For many years, the aboriginal community perceived HIV/AIDS to be “a gay white man’s disease,” said Mr. Zoccole; the view was “It’s not going to impact us.” The reluctance to address HIV/AIDS in aboriginal communities is also rooted in homophobia, he added. It has been a struggle to convince elders to join the battle against the disease. “Their views on homophobia, the influences of Christianity and religion, intermingling with the loss of our culture and tradition,” come into play, he said. “Some of our elders are narrow-minded when it comes to that. We’re trying to change that by inviting them in to help us do this work.” The debate around harm reduction vs. abstinence also divides them. Harm reduction strategies include abstinence, condom distribution, needle exchange programs, and methadone maintenance.

But as the numbers grow and as statistics show that nearly 50 per cent of aboriginal persons infected with HIV are women (compared with 16 per cent of their non-aboriginal counterparts), communities are becoming more aware of the disease and how it cuts across gender lines. Studies have also shown that injection drug use, followed by heterosexual contact, sometimes with partners who use injection drugs, is the main mode of HIV transmission for aboriginal women.

“Poverty plays a large part in that. Income, all the health determinants play a factor. And, we have something in Canada called the aboriginal reality,” said Mr. Zoccole. “When we talk about aboriginal reality that is our history from colonization, to the residential schools, to the impact that they did in the 1960s.” As a result of the residential schools experience “there are many things that are missing in aboriginal communities and lots of them relate back to culture and tradition, language, a sense of identity of who they are…,” he said. Studies have shown that aboriginal women are twice as likely to be poor than their non-aboriginal counterparts and they are more likely to live in environments where substance abuse and spousal violence and therefore, powerlessness to negotiate safe sex, occur.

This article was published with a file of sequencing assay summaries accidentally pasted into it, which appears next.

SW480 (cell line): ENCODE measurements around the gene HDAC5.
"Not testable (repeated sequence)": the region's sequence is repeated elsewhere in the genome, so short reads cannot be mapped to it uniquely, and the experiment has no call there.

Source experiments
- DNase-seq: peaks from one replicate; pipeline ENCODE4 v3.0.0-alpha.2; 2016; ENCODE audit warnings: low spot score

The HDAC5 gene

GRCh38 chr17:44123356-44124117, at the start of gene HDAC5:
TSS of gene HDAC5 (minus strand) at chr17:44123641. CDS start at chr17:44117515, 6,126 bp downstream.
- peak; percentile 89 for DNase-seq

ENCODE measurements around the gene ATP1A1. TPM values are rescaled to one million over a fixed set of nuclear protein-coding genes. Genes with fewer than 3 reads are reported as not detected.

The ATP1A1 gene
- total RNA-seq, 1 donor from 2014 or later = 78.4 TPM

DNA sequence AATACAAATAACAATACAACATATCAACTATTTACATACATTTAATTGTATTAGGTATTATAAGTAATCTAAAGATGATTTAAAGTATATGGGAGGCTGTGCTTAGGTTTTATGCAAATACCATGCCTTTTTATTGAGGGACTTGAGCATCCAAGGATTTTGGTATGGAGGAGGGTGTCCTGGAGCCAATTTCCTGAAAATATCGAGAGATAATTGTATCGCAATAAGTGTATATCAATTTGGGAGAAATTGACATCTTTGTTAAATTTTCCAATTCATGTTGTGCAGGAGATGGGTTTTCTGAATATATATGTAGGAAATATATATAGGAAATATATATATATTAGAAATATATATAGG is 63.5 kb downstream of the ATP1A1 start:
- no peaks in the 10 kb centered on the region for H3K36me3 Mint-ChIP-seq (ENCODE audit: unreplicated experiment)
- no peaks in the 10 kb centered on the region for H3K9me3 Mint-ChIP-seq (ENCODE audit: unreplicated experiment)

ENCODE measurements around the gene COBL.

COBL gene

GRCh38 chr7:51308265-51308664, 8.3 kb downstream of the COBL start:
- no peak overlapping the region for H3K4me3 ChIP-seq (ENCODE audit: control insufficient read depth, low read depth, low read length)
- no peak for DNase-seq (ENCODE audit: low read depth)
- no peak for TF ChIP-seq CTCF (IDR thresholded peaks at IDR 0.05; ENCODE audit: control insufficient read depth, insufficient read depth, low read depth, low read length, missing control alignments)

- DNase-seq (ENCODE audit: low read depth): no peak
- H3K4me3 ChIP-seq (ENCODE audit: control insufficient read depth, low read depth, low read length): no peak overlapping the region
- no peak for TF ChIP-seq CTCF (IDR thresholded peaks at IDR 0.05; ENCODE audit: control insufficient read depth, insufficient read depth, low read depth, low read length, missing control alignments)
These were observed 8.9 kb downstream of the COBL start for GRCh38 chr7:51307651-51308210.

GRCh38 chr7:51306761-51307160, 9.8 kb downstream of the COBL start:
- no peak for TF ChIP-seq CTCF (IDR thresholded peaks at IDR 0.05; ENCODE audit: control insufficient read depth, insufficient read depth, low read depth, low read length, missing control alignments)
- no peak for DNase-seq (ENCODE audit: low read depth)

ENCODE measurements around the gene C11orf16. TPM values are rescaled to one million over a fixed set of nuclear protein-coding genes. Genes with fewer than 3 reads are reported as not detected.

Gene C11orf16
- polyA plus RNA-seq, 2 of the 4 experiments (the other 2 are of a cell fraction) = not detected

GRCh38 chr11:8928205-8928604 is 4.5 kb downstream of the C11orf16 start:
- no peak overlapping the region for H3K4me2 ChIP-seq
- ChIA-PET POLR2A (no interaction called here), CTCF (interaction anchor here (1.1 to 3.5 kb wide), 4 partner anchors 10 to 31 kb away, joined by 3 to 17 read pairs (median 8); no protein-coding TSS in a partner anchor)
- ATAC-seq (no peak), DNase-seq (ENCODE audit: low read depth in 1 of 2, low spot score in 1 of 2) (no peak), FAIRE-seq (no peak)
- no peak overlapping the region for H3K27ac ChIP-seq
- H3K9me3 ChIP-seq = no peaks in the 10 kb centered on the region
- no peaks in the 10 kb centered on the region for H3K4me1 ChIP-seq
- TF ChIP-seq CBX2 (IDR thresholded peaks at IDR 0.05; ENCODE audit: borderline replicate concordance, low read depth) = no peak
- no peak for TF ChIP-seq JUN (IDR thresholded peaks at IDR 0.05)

Aboriginal activists like Mr. Zoccole have been able to make some strides in HIV-AIDS advocacy for aboriginal persons. There now exists a National Aboriginal Council on HIV and AIDS composed of four representatives each from the First Nations, Metis, Inuit and the aboriginal community at large, which provides advice to Health Canada on how to respond to HIV-AIDS in aboriginal communities.

At the upcoming XVI International AIDS conference in Toronto next month, 2-Spirited People of the 1st Nations and the Ontario Aboriginal HIV/AIDS Strategy will host an affiliated event that will bring together aboriginal representatives from Australia, New Zealand, U.S., Mexico and Canada, to discuss epidemic-related issues involving indigenous communities around the world. Health Canada, PWRDF and other agencies are helping to fund the event.


  • Marites N. Sison

    Marites (Tess) Sison was editor of the Anglican Journal from August 2014 to July 2018, and senior staff writer from December 2003 to July 2014. An award-winning journalist, she has more that three decades of professional journalism experience in Canada and overseas. She has contributed to The Toronto Star and CBC Radio, and worked as a stringer for The New York Times.